Get ID when a custom command is clicked in Kendo grids

Quick code tip for getting the row data from a custom command button in Kendo UI grids. This is useful for intercepting a delete event or any custom actions you have set up on a Kendo grid.

    function grid_deleterow(e) {
        var row = $(e.currentTarget).closest("tr");
        var data = $("#grid").data("kendoGrid").dataItem(row);
        var id = data.EntityId;
    }

In the JavaScript function above, id will contain the value of the EntityId column for the row of the custom button clicked. This is great because you don’t have to make your grid selectable for this to work.

Here is how the event would be triggered when using the Kendo MVC wrappers:

        @(Html.Kendo().Grid<EntityModel>()
             .Name("test_grid")
             .Columns(columns =>
             {
                 columns.Bound(p => p.Field1);
                 columns.Command(command => command.Custom("Delete").Click("grid_deleterow"));
             })
           )

Displaying inactive foreign keys in Kendo UI grids with In-Cell editing

Foreign key columns in Kendo UI are pretty great. With in-grid editing, you can use them to display a choice of categories, people, and so on. At some point you may need to mark a category as inactive or disabled, so that the user can no longer select that foreign key as a valid choice. So how do you display old deactivated foreign keys in your Kendo grid for record keeping purposes?

By selecting the foreign key text value into our grid as a hidden column, we can use that to resolve any deactivated foreign keys. Here is the JavaScript function that will display the text equivalent of the foreign key, and use the hidden column as a backup source for inactive foreign keys.

    var collection;
    function getforeignkeytext(rowData) {

        if (!collection) {
            var grid = $("#grid").data("kendoGrid");
            var foreignKeys = grid.options.columns[2].values; // Set the FK column index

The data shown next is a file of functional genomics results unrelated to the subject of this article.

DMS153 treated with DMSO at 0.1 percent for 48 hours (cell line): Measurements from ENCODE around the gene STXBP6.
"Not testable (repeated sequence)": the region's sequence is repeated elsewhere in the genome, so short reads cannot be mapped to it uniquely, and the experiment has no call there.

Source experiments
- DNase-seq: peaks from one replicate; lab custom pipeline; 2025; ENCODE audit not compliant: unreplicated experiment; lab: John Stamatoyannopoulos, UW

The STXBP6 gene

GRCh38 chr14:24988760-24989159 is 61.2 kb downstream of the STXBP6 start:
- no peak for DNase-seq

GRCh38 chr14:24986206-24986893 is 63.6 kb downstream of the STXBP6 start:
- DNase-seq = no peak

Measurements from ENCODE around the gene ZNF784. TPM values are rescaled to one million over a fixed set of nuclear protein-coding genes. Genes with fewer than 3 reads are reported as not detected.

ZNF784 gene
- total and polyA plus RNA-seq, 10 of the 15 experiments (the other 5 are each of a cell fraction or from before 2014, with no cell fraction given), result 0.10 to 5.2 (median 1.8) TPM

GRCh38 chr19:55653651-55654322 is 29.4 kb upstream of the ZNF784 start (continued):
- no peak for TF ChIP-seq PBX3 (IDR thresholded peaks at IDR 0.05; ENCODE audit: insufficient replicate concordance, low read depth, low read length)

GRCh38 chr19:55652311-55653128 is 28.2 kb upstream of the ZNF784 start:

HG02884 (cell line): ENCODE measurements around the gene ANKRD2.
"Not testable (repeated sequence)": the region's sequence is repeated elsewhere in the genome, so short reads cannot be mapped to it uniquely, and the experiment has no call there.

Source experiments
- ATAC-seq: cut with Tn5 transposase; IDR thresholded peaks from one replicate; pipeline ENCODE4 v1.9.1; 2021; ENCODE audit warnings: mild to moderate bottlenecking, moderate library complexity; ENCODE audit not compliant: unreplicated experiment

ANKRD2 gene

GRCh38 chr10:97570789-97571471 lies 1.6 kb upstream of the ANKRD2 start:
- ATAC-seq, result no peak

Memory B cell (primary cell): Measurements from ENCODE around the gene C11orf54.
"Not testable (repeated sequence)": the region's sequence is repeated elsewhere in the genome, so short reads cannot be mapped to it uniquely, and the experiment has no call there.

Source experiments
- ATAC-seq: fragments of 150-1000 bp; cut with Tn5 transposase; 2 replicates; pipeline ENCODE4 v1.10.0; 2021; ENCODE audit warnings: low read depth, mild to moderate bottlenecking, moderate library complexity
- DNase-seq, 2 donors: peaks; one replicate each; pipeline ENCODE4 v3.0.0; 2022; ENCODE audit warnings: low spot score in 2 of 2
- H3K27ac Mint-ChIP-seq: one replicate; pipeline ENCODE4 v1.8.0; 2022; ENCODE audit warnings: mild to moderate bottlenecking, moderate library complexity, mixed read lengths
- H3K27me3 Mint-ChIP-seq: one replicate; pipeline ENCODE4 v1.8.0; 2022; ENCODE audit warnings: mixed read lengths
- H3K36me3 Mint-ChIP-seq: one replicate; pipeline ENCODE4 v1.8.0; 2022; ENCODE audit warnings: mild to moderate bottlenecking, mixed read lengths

collection = {};
            for (var i in foreignKeys) {
                collection[foreignKeys[i].value] = foreignKeys[i].text;
            }
        }

        var result = collection[rowData.CategoryId];
        if (result == undefined) {
            result = rowData.CategoryName;
        }
        return result;
    }

For our grid to use this, use a client template for the foreign key column set to use the function above. I am using the MVC server wrappers in this example.

columns.ForeignKey(p => p.CategoryId, Model.CategoryDropdown, "Value", "Text")
       .ClientTemplate("#=getforeignkeytext(data)#");

Why go through all that trouble when something simple like .ClientTemplate("#=CategoryName#") would display the hidden column value? That solution won’t correctly display an edited value, before the user saves the grid when using GridEditMode.InCell.

So what about when editing the cell? It would be super nice if the dropdown also magically contained the inactive foreign key as a choice only for that cell. That would really complete the user experience. With a second JavaScript function we can take care of that.

    function editforeignkey(e) {
        var valueToAddToDropdown = e.model.CategoryId;
        var textToAddToDropdown = e.model.CategoryName;

        var dropdown = e.container.find('[data-role=combobox]').data();

        if (typeof dropdown != "undefined") {
            var valueExists = false;
            for (var i = 0; i < dropdown.kendoComboBox.dataSource._data.length; i++) {
                if (dropdown.kendoComboBox.dataSource._data[i].Value == valueToAddToDropdown) {
                    valueExists = true;
                }
            }
            if (!valueExists) {
                dropdown.kendoComboBox.dataSource.add({ Text: textToAddToDropdown, Value: valueToAddToDropdown });
            }
        }
    }

The function above is triggered on the Kendo grid’s edit event. It attempts to find the foreign key value in the cell’s dropdown, and adds it if necessary. The value will be automatically selected.

There does appear to be one limitation. If the user changes an inactive foreign key value to an active one, and the cell loses focus, then the inactive foreign key can no longer be reselected, unless all grid changes are cancelled.

With this technique you can provide users with a cohesive experience for Kendo grids containing historical foreign key data.